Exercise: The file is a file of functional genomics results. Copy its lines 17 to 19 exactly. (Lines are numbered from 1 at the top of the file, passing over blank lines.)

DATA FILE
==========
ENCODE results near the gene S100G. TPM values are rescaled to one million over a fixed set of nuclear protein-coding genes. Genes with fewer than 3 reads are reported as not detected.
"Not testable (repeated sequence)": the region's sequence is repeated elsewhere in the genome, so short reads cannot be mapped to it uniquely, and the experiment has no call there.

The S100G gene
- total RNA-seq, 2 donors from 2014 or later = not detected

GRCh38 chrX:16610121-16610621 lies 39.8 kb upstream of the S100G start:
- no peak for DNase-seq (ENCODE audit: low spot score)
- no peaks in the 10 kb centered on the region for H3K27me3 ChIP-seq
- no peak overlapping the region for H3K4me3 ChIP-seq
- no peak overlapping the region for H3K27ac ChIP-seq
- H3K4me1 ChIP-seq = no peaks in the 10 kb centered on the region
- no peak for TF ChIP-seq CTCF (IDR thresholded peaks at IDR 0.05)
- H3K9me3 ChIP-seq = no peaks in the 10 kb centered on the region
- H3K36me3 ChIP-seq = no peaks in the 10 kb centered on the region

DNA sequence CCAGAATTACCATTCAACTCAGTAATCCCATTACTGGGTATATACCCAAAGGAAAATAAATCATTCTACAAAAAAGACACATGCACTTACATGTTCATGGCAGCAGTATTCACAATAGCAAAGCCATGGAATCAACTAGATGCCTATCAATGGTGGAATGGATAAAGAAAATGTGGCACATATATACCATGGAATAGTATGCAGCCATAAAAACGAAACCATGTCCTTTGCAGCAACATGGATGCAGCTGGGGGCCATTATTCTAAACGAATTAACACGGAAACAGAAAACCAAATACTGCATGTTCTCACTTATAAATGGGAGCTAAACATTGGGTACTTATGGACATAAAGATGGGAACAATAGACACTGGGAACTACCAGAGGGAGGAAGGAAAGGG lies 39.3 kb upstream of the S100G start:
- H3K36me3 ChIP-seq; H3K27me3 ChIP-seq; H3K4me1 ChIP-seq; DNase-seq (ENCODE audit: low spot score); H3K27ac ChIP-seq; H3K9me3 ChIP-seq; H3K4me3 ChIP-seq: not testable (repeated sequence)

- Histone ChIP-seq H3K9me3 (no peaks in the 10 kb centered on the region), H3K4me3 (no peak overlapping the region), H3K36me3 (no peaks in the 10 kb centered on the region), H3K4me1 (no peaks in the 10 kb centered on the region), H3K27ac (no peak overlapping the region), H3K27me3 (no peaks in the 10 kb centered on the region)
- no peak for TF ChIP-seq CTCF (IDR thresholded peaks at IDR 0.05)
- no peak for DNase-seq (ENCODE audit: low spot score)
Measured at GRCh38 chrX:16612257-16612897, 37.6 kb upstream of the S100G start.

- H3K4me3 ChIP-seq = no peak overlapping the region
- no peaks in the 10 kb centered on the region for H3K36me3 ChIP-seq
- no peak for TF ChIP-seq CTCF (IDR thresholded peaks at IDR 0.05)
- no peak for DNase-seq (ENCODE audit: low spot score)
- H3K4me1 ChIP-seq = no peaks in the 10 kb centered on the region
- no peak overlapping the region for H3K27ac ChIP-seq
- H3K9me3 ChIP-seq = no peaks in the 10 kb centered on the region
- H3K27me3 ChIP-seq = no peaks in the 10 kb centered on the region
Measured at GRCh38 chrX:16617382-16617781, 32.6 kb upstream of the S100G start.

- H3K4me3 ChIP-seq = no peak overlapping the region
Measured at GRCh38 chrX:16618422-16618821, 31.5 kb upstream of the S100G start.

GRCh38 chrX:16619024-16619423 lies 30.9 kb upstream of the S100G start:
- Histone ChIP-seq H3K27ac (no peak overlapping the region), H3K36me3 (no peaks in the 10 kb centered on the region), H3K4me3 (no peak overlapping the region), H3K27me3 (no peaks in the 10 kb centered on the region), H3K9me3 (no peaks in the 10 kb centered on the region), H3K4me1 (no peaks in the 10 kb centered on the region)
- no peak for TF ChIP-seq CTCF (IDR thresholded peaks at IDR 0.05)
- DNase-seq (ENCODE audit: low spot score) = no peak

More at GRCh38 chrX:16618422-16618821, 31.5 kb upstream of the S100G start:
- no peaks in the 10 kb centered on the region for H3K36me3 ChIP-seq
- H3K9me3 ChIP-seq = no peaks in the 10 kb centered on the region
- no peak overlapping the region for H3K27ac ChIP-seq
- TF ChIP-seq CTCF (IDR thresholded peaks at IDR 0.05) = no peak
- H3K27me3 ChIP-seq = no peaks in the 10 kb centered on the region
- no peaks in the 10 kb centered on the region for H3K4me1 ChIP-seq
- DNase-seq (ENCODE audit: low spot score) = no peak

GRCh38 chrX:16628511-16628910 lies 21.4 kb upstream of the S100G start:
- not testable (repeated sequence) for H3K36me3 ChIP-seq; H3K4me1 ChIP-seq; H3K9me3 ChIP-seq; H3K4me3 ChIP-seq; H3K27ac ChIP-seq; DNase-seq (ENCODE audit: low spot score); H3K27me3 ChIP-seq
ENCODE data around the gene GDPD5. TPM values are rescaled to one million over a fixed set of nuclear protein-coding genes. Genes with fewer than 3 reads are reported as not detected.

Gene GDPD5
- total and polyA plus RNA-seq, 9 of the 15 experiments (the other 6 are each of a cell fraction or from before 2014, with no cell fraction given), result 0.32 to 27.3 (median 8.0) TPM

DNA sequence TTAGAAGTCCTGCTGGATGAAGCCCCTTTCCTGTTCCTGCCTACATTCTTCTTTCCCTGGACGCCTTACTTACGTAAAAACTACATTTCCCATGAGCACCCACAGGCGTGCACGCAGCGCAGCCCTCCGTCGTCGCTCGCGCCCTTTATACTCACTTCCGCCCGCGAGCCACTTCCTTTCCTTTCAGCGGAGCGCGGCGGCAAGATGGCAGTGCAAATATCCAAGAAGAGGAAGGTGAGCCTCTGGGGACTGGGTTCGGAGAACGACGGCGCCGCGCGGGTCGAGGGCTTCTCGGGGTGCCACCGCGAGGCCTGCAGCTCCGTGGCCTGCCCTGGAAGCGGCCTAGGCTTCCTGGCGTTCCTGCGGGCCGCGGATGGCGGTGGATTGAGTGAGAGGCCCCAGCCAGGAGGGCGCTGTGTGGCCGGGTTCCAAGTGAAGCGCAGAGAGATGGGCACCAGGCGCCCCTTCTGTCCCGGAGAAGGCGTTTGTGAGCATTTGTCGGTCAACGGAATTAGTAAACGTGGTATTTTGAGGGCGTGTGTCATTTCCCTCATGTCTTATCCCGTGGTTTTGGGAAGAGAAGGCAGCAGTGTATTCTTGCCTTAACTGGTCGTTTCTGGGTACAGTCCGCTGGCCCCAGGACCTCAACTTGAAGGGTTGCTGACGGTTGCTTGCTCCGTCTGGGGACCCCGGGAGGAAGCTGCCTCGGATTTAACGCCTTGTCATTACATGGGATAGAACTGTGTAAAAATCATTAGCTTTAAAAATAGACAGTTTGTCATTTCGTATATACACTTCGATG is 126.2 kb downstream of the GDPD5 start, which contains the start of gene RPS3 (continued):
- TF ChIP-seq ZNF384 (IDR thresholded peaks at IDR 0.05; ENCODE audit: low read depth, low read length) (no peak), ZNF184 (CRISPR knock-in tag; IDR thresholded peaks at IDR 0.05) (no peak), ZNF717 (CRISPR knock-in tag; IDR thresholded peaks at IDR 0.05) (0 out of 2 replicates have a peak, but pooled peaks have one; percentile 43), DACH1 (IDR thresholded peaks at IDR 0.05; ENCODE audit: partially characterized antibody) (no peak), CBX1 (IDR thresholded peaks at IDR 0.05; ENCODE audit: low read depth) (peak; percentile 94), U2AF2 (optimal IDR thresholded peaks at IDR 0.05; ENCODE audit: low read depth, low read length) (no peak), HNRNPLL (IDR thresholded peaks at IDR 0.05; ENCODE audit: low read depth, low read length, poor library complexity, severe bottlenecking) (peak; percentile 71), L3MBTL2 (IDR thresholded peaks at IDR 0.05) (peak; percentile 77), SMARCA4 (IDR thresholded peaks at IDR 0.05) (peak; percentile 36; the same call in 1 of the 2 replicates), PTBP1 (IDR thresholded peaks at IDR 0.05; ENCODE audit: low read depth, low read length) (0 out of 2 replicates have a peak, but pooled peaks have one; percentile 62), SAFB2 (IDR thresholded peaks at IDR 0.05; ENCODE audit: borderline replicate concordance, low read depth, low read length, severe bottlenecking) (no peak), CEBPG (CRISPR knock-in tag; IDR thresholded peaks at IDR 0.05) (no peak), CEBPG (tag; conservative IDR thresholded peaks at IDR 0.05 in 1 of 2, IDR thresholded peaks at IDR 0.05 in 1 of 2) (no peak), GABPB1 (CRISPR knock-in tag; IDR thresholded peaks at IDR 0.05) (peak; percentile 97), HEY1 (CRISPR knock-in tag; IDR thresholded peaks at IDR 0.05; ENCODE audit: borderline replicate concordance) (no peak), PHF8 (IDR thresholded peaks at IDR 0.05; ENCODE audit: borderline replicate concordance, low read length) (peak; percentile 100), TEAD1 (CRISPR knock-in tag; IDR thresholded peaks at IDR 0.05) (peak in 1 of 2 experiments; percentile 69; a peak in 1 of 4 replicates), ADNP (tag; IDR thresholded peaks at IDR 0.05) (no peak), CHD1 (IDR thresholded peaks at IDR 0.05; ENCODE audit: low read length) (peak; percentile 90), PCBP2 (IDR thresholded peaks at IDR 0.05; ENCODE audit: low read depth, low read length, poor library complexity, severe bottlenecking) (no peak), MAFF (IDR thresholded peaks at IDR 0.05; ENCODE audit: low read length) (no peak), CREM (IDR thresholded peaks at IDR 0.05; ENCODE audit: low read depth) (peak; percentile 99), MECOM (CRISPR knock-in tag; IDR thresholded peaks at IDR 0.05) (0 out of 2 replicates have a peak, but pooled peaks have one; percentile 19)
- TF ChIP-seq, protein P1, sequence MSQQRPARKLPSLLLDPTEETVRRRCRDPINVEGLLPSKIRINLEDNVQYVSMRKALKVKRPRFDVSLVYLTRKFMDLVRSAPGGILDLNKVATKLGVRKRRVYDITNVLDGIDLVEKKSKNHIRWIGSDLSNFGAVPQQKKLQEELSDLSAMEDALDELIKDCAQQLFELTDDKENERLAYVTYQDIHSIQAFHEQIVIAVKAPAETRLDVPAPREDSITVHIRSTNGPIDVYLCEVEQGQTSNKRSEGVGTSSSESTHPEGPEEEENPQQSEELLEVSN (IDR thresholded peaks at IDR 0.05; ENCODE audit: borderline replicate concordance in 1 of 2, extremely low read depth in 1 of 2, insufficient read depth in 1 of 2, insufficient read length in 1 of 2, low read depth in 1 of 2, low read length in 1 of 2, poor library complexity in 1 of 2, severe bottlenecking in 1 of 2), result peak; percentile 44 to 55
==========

- no peak for TF ChIP-seq CTCF (IDR thresholded peaks at IDR 0.05)
- no peak for DNase-seq (ENCODE audit: low spot score)
Measured at GRCh38 chrX:16612257-16612897, 37.6 kb upstream of the S100G start.